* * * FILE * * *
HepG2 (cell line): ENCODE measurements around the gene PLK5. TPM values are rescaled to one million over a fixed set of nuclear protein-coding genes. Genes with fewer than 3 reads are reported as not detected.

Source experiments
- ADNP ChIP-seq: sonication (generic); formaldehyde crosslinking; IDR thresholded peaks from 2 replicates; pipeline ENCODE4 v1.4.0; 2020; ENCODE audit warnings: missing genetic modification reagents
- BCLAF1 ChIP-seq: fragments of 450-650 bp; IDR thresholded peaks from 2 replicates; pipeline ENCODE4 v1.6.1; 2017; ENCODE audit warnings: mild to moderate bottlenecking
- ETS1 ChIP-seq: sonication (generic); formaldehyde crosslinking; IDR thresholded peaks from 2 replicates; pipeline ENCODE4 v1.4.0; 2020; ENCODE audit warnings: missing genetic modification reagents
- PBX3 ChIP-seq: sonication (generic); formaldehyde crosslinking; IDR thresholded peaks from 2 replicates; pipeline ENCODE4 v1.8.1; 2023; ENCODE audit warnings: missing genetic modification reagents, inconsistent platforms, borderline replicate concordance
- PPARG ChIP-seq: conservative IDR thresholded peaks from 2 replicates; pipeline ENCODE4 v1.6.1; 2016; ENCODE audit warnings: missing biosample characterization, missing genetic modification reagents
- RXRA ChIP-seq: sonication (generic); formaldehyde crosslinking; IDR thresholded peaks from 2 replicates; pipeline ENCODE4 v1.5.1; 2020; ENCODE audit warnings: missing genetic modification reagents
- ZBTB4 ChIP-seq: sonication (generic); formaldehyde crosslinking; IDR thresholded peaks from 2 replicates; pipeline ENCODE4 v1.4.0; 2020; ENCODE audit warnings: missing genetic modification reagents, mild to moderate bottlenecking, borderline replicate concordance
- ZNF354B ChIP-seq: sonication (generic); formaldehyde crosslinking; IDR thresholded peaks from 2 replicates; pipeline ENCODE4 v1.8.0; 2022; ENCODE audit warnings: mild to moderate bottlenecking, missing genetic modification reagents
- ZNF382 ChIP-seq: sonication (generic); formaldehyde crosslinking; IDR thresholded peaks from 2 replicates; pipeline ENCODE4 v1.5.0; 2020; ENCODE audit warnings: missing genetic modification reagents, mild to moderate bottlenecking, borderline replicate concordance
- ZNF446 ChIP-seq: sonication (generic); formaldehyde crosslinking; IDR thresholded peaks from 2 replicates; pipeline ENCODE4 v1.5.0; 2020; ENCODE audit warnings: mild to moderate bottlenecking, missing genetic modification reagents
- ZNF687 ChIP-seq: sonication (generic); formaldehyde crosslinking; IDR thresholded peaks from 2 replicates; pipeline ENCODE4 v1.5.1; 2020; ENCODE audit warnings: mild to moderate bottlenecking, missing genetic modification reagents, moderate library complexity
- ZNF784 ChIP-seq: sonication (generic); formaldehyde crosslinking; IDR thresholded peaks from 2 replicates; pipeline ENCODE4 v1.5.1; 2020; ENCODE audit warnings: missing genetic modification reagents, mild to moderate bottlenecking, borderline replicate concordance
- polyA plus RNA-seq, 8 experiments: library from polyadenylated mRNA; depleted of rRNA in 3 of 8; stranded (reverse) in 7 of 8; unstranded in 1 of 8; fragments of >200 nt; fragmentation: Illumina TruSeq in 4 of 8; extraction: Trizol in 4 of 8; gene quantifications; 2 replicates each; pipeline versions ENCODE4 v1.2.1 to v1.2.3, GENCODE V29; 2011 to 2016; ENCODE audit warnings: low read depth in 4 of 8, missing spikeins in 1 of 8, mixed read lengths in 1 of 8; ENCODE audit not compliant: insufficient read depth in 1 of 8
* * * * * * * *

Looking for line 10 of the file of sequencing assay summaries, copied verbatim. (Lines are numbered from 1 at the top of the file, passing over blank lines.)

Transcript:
- ZNF354B ChIP-seq: sonication (generic); formaldehyde crosslinking; IDR thresholded peaks from 2 replicates; pipeline ENCODE4 v1.8.0; 2022; ENCODE audit warnings: mild to moderate bottlenecking, missing genetic modification reagents